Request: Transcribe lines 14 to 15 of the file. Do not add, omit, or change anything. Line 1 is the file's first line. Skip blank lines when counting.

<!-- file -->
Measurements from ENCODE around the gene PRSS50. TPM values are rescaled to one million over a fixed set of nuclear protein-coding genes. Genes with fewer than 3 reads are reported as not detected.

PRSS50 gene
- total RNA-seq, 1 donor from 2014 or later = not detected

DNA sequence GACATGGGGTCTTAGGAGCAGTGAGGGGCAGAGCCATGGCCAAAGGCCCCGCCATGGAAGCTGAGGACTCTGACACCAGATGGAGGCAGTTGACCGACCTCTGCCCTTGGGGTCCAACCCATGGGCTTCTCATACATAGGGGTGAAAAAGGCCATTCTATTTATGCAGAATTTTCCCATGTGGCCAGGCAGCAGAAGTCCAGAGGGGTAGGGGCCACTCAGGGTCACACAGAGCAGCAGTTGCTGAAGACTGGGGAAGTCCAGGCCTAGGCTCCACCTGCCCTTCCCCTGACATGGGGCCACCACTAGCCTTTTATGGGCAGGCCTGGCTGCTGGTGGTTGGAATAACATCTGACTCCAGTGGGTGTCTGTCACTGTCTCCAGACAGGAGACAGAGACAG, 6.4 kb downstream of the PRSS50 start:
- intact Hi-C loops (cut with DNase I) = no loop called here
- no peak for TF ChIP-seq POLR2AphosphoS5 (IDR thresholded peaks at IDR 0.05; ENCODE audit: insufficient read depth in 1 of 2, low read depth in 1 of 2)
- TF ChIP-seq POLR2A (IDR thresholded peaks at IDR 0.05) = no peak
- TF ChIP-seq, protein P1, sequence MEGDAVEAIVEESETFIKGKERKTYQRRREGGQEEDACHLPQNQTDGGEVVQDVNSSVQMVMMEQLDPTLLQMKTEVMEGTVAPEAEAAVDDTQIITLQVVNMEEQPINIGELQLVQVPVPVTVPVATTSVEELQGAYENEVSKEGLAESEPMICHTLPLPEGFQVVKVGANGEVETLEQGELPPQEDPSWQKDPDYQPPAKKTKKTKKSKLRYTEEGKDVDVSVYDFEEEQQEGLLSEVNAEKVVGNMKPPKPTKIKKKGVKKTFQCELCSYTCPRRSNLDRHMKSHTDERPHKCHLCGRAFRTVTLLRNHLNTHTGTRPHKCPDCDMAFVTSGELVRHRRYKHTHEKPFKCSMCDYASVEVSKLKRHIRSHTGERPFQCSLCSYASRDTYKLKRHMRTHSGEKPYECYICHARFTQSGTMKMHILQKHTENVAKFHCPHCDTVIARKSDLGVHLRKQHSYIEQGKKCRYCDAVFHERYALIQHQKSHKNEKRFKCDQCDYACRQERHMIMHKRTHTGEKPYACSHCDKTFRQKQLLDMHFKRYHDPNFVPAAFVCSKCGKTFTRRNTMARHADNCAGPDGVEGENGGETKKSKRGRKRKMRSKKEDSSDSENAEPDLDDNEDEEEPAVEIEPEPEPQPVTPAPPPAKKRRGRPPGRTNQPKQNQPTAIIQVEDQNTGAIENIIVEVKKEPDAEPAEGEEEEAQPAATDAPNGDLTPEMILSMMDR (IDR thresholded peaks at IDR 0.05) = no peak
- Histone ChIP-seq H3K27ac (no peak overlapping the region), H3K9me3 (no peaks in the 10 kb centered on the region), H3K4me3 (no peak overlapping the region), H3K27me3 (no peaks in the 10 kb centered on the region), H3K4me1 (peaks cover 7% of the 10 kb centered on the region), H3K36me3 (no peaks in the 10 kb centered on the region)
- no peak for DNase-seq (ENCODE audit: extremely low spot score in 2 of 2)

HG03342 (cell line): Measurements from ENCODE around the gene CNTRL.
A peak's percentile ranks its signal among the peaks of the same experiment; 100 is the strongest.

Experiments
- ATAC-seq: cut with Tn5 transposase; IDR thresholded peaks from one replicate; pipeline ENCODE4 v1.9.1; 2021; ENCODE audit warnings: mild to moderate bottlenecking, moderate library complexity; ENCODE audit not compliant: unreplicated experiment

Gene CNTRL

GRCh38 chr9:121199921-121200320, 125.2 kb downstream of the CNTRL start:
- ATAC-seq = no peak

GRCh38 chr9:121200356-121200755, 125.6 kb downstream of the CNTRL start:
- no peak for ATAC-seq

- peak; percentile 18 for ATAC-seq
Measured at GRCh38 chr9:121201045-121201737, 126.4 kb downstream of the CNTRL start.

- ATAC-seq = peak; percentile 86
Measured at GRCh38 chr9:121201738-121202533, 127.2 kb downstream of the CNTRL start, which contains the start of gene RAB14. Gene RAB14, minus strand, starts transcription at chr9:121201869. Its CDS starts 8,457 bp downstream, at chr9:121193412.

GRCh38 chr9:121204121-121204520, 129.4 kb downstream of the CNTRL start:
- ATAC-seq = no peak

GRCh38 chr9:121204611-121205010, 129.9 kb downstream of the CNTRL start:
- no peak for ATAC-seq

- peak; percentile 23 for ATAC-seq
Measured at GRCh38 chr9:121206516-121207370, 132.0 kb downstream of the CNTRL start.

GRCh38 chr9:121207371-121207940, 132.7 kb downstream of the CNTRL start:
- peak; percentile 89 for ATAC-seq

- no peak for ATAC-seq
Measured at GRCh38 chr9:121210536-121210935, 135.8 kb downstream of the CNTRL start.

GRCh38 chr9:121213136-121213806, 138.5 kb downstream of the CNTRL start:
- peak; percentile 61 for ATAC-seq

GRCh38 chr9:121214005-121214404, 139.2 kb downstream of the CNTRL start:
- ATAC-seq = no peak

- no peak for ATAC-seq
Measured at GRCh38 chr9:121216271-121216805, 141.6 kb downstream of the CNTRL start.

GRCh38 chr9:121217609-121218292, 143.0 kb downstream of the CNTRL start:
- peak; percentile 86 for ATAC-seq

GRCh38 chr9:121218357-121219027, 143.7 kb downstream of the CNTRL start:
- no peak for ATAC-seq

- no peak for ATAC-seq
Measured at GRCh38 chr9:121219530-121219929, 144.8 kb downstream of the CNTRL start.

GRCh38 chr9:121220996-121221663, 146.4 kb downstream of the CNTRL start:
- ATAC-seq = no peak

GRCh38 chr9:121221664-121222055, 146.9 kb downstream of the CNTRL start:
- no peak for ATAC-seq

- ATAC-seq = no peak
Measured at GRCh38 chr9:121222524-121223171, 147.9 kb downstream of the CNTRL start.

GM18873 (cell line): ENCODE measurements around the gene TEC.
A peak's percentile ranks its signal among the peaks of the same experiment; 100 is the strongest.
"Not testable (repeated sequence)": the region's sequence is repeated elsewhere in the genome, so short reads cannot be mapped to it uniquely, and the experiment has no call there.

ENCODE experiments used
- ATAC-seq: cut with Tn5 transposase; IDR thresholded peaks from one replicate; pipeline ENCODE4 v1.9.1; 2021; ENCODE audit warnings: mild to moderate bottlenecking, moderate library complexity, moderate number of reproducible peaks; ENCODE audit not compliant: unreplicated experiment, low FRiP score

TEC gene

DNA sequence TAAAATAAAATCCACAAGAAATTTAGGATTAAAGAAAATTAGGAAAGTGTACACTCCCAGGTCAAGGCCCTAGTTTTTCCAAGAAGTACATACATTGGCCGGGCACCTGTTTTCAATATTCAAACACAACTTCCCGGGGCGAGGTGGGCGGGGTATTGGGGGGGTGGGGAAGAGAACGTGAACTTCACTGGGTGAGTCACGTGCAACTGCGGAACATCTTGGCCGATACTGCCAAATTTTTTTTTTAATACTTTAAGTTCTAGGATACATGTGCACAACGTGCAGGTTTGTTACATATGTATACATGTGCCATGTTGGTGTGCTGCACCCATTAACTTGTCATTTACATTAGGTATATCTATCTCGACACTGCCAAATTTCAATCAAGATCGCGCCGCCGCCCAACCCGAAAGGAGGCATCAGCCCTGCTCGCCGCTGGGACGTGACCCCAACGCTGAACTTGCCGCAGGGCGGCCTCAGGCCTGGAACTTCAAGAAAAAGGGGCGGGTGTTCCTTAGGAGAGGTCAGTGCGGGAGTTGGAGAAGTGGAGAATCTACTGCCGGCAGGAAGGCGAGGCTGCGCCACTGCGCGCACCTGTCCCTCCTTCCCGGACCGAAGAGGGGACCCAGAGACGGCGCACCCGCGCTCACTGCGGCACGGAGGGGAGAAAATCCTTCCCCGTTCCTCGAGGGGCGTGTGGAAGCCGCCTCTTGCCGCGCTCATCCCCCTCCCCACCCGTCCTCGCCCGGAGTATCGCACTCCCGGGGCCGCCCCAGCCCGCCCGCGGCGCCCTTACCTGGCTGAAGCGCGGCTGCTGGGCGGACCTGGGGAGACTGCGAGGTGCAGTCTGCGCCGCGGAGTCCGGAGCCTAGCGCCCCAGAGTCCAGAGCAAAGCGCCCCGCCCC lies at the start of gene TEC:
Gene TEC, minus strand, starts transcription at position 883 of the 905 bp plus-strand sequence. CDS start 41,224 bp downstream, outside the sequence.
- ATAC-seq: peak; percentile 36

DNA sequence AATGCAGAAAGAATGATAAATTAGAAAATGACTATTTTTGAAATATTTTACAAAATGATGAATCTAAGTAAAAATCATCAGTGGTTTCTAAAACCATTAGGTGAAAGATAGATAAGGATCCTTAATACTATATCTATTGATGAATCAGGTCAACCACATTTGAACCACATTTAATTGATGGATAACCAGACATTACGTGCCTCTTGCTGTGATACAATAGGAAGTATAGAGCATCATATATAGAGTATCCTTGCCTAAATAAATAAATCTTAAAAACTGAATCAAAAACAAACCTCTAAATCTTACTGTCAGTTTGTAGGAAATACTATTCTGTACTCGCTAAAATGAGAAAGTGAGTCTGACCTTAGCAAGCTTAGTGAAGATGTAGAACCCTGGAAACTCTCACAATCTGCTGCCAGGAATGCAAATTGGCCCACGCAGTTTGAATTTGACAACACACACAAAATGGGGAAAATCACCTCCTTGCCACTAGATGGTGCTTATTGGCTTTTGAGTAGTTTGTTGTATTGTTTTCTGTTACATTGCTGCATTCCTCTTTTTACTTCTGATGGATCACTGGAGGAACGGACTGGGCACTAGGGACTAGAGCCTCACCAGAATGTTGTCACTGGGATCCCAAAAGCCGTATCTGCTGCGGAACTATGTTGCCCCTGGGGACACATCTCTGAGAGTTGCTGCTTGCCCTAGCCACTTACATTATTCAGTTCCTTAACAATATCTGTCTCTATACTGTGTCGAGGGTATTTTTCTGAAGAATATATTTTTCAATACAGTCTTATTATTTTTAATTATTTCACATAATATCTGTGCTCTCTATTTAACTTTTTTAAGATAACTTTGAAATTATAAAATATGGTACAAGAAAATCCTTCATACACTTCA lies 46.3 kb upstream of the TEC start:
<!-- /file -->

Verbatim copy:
- ATAC-seq: cut with Tn5 transposase; IDR thresholded peaks from one replicate; pipeline ENCODE4 v1.9.1; 2021; ENCODE audit warnings: mild to moderate bottlenecking, moderate library complexity; ENCODE audit not compliant: unreplicated experiment

Gene CNTRL